Considerations on Western Marxism

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Verso, 1979 - Political Science - 125 pages
This synoptic essay considers the nature and evolution of the Marxist theory that developed in Western Europe, after the defeat of the proletarian rebellions in the West and the isolation of the Russian Revolution in the East in the early 1920s. It focuses particularly on the work of Lukács, Korsch and Gramsci; Adorno, Marcuse and Benjamin; Sartre and Althusser; and Della Volpe and Colletti, together with other figures within Western Marxism from 1920 to 1975. The theoretical production of each of these thinkers is related simultaneously to the practical fate of working-class struggles and to the cultural mutations of bourgeois thought in their time. The philosophical antecedents of the various school within this tradition--Lukácsian, Gramscian, Frankfurt, Sartrean, Althusserian and Della Volpean--are compared, and the specific innovations of their respective systems surveyed. The structural unity of 'Western Marxism', beyond the diversity of its individual thinkers, is then assessed, in a balance-sheet that contrasts its heritage with the tradition of 'classical' Marxism that preceded it, and with the commanding problems which will confront any historical materialism to succeed it.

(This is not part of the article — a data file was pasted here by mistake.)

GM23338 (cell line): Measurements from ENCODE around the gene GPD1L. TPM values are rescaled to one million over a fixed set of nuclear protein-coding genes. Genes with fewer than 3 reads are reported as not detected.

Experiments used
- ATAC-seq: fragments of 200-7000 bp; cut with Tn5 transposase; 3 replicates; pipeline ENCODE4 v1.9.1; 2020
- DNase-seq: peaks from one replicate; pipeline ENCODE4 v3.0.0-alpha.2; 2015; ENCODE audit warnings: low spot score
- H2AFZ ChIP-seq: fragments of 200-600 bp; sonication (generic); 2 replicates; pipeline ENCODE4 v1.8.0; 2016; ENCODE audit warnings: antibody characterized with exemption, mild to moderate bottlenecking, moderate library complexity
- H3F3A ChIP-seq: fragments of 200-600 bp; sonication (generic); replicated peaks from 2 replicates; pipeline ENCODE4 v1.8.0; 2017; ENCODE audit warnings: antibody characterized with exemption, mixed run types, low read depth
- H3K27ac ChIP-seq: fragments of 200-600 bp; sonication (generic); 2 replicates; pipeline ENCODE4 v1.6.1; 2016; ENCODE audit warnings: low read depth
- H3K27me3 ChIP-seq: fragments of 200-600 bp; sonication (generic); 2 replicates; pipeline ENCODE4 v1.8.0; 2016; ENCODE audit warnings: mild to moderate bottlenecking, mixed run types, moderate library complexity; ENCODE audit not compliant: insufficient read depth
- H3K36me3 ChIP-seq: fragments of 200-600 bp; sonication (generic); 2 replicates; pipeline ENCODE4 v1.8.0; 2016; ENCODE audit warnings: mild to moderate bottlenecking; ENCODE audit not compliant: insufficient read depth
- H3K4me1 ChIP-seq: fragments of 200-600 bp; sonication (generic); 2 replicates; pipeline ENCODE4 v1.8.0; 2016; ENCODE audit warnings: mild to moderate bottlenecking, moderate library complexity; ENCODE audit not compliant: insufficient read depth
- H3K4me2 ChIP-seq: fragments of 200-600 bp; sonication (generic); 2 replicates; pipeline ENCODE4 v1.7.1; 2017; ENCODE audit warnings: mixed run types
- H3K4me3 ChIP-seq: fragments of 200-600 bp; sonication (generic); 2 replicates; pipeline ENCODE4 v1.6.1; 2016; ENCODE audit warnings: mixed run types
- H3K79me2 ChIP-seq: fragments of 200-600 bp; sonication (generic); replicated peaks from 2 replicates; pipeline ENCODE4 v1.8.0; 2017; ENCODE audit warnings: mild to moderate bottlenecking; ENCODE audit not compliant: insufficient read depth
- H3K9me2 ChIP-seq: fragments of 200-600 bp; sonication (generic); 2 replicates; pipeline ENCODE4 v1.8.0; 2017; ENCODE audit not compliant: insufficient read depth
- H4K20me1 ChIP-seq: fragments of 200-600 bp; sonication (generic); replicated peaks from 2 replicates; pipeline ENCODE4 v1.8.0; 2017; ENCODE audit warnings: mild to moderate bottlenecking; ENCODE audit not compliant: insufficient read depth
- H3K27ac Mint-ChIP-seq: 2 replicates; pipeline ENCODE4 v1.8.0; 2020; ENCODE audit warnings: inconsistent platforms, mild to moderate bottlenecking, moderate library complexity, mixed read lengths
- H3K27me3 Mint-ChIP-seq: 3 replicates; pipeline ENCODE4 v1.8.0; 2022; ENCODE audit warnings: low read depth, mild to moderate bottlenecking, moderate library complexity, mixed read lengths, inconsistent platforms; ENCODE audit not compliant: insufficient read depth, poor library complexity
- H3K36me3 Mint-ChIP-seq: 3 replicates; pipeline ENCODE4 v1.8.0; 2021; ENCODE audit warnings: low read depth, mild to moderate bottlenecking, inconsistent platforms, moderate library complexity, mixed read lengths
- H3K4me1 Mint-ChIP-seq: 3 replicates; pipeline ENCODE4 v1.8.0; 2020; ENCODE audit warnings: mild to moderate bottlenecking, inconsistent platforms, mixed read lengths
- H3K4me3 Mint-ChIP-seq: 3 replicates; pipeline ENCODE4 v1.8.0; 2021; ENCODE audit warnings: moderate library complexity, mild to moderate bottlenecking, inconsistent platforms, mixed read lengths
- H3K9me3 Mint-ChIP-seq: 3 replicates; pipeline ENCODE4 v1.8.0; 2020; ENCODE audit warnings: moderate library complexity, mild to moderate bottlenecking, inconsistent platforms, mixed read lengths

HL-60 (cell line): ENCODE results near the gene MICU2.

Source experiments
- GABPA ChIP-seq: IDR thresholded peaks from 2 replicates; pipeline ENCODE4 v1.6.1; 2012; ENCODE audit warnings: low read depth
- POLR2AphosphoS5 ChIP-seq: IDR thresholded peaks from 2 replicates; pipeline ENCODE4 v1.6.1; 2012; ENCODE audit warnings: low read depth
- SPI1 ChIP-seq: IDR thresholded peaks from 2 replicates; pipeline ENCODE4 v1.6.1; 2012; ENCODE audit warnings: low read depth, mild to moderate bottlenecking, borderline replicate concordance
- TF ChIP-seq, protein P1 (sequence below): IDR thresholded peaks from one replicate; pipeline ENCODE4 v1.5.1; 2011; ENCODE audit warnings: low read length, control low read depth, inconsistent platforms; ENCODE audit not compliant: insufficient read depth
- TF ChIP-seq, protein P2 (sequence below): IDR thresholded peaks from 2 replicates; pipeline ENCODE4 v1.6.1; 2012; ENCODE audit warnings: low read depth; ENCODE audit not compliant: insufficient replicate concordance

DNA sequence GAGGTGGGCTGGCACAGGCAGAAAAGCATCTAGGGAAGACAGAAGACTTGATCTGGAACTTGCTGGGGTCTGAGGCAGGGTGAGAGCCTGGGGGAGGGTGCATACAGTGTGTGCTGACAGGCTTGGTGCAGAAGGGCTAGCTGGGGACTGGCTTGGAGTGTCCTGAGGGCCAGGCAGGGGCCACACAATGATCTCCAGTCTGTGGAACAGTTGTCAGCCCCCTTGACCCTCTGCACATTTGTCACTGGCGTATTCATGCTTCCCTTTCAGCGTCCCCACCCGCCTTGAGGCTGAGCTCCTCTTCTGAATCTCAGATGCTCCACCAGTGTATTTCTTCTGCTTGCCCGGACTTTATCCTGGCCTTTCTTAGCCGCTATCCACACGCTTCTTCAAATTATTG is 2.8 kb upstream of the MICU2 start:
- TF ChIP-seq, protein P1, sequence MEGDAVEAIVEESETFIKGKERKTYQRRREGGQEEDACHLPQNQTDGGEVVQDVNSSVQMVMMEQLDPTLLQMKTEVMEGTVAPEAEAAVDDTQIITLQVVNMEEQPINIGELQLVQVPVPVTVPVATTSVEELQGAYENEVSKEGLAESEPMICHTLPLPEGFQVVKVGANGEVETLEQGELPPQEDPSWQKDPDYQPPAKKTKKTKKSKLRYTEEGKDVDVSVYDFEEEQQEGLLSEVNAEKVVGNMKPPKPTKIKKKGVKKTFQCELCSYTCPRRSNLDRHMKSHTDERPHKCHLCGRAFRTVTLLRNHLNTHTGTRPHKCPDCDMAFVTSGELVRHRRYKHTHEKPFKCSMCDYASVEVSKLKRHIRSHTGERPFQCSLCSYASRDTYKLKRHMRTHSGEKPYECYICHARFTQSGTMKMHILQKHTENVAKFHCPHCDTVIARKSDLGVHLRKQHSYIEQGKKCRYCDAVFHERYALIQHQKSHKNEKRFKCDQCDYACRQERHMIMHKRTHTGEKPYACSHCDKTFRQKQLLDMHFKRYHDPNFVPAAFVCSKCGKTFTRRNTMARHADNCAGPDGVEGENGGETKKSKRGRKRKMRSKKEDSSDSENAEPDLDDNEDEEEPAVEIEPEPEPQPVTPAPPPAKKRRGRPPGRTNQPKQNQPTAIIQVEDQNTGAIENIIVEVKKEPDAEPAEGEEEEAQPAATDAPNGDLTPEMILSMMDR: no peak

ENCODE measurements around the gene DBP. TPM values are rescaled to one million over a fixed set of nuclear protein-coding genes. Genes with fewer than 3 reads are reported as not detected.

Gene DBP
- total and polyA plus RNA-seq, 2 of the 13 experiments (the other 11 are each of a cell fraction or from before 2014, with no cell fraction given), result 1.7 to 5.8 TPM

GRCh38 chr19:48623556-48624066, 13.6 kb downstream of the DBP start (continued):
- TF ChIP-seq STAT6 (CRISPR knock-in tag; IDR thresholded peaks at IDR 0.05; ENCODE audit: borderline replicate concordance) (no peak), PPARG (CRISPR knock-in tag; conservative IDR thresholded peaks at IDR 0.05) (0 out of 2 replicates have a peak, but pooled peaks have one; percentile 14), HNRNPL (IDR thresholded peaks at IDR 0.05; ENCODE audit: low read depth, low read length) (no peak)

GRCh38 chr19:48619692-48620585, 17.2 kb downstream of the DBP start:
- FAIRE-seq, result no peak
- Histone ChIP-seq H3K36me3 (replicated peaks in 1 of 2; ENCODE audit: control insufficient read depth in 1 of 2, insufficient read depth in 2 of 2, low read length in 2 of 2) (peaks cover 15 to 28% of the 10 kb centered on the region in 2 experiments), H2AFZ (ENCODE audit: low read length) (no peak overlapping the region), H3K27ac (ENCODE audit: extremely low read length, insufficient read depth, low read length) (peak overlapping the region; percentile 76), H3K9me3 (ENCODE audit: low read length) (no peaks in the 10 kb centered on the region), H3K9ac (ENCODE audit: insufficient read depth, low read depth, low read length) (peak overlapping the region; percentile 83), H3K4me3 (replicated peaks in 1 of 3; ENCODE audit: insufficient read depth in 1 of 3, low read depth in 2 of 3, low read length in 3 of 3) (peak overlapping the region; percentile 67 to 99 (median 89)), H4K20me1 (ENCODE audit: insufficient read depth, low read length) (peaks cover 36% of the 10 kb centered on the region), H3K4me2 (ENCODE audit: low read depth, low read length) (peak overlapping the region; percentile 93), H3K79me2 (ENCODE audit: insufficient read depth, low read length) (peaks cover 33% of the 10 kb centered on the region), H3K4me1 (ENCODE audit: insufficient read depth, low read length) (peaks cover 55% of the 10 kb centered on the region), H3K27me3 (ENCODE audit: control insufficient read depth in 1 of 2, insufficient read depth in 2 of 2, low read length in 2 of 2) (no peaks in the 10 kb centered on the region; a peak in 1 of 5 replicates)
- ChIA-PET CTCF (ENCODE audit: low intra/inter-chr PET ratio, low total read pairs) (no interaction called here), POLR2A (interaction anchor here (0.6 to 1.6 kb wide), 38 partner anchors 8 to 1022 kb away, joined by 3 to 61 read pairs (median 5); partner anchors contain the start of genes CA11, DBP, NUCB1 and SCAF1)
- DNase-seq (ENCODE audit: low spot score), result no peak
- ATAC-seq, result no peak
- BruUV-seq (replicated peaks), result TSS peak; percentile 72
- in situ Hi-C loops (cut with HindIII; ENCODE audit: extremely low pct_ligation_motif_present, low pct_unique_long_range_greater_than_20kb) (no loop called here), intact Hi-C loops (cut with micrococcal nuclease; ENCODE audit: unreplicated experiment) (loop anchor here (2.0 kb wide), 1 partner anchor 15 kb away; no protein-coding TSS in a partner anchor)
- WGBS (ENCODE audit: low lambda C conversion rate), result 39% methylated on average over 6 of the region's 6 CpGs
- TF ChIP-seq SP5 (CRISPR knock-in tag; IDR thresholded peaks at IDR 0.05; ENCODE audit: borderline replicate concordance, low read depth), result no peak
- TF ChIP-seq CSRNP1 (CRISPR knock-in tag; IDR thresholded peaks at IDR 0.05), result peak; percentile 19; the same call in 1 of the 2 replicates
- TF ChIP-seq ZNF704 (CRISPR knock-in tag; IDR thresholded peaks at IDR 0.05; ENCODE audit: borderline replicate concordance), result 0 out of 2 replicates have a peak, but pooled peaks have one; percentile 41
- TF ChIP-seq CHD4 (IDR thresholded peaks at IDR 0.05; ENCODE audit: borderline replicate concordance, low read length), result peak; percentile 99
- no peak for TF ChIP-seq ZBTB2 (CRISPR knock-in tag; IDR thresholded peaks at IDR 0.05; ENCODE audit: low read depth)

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User Review  - stillatim - LibraryThing

Solid, ish, clear, but also mired in its own time-period in ways that Anderson himself recognized when he returned to the text. It's useful as something to cite if you want to write about these people ... Read full review

Contents

The Advent of Western Marxism
24
Formal Shifts
49
Thematic Innovations
75
Copyright

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About the author (1979)

Perry Anderson is the author of, among other books, Spectrum, Lineages of the Absolutist State, Passages from Antiquity to Feudalism, Considerations on Western Marxism, English Questions, The Origins of Postmodernity, and The New Old World. He teaches history at UCLA and is on the editorial board of New Left Review.

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